Expand the Artist-in-Residence program of the lIIinois Arts Council, the arts in school programs of Urban Gateways, Young Audiences, and other organizations through additional education and cultural appropriations. All students can benefit from hands-on creative instruction from professional artists.

Enrich and expand the Lighted Schoolhouse Program, a program of afterschool activities for youth, with quality arts programming.

Adult and Continuing Education

Arts education does not stop at the schoolhouse door, but remains an important source of knowledge and creativity throughout our lives. By restoring a complete program of arts in adult and continuing education, Chicago citizens have the opportunity to fulfill their poten­tial for creative expression and development.

R E c o M M E N D A T o N s
Include the full spectrum of arts diSciplines in continuing education programs.
Use cultural centers, park buildings, libraries and other facilities for adult and continu­ing education.

Advocate increased appropriations for the arts within continuing education budgets.



Revenue Options
The cultural life of our city needs and deserves an influx of new dollars to realize the Plan’s recommendations. Some of the recommendations require little additional funding, but primarily involve the interest and effort of city departments and cultural organizations. Additional appropriations will be necessary, however, to implement many of the recommen­dations of the Cultural Plan. There are many innovative methods of financing recommended projects – some of which are noted throughout the plan – as well as services and programs which are revenue producing.There is also a pressing need for additional support from the private sector, through in-kind as well as monetary contributions. The city must use its leverage, through partner­ships and other methods, to encourage increased corporate sponsorship of cultural activities.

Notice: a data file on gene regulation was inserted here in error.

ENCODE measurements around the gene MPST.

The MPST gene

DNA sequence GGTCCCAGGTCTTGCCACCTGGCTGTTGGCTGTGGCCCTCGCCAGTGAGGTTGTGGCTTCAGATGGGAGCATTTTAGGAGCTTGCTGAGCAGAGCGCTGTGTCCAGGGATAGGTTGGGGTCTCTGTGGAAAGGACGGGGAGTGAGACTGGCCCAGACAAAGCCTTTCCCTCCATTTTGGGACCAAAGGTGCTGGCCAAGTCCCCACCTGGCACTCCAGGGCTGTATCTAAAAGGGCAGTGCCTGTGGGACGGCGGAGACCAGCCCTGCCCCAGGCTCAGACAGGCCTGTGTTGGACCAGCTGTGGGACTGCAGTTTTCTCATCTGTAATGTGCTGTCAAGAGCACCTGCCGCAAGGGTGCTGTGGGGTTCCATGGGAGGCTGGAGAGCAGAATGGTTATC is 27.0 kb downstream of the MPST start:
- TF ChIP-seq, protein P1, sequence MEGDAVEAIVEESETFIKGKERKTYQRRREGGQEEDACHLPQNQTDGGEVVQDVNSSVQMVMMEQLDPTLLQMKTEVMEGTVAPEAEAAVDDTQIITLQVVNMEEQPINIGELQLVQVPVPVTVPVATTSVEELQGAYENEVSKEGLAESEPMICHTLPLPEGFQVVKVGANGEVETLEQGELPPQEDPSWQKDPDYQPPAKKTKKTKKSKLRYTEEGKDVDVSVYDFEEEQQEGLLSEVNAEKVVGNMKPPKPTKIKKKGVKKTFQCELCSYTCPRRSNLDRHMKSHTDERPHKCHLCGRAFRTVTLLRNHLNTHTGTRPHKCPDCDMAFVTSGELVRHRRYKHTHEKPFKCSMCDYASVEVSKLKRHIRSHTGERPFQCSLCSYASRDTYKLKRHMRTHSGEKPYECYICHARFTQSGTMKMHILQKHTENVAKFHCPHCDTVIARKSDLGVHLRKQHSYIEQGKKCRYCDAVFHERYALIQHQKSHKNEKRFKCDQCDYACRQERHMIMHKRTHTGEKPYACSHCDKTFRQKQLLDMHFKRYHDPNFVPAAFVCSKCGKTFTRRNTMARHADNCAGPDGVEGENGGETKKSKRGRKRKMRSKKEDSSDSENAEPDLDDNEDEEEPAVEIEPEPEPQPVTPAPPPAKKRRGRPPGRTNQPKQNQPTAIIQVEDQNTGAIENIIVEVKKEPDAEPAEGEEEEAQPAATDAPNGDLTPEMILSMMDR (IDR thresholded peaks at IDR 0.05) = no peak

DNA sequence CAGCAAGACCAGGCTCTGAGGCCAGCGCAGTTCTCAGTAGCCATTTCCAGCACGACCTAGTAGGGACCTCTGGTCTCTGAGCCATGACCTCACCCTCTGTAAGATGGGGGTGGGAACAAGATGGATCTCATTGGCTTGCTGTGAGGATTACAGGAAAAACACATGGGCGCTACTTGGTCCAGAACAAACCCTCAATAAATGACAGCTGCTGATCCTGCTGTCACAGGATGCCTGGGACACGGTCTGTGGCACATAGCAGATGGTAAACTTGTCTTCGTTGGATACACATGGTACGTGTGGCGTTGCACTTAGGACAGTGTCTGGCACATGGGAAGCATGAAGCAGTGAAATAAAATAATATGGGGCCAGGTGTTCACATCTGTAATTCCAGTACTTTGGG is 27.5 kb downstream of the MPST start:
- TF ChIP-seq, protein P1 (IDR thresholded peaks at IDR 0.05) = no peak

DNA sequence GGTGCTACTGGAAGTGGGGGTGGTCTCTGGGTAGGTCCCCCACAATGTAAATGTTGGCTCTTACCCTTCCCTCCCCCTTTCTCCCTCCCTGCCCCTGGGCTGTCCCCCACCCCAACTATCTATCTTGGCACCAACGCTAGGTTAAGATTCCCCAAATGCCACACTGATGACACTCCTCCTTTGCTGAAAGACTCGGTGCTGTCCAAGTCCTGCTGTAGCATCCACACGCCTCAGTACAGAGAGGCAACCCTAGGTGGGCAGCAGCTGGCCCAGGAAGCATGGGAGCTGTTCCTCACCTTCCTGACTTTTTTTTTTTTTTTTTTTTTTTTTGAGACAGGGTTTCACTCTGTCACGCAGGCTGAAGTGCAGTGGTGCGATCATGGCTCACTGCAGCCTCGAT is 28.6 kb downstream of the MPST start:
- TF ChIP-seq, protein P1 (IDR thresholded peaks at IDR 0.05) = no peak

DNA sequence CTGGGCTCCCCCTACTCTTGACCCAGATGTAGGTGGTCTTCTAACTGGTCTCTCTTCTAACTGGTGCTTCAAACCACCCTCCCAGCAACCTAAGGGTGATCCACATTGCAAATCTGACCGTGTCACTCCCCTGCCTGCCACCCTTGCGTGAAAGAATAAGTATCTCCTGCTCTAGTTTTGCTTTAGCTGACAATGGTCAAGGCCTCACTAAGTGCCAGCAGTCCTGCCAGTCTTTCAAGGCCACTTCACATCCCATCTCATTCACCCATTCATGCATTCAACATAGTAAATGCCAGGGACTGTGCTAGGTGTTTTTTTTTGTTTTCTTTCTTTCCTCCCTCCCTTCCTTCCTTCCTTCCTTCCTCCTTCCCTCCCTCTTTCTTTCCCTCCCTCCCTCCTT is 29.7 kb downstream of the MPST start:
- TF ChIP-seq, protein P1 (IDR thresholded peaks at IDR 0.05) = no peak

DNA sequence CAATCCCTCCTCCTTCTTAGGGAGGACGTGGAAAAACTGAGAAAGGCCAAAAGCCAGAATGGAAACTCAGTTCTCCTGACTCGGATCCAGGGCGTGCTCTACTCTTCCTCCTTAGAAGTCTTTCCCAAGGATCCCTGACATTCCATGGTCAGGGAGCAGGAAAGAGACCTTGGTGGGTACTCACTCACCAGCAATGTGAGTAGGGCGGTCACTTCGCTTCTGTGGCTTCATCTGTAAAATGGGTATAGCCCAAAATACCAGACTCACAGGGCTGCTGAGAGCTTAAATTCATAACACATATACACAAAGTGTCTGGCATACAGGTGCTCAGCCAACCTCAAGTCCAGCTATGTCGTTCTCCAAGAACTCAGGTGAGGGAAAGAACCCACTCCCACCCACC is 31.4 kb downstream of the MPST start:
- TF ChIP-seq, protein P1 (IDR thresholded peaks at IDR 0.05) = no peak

R E c o M M E N D A T o N s
Increase appropriations – at the city, state and federal l eve l – for existing and new
cultural programs.

Include cultural projects in general obligation bond issues.

Create special purpose bond issues for cultural projects, as is done in Los Angeles and San Francisco.

Broaden access to public bonding procedures for major cultural institutions, which has been done successfully in New York City.

Increase and earmark funds for joint cultural projects with other city departments, such as housing, jobs and public works programs.

Encourage development of programs through which corporations contribute to cul­
tural and not-far-profit activities, such as Minneapolis’ “Five Percent Club” and other efforts currently under way in Chicago.

Dedicate a portion of the amusement tax on movie houses for film/video development. Currently, all such revenues go into the general treasury.

Eliminate the amusement tax on legitimate theater to stimulate commercial theater production, proViding a broader tax base. Chicago currently has the highest such levy in the nation.

Increase Chicago’s share of the state hoteUmotel tax, given the contribution that Chicago cultural activities bring to the economic health of Illinois.
Establish fee schedules for proposed city-operated materials and resource centers, similar to the fee schedules established in San Francisco.

Provide technical assistance to artists and cultural organizations, enabling them to move toward self-support.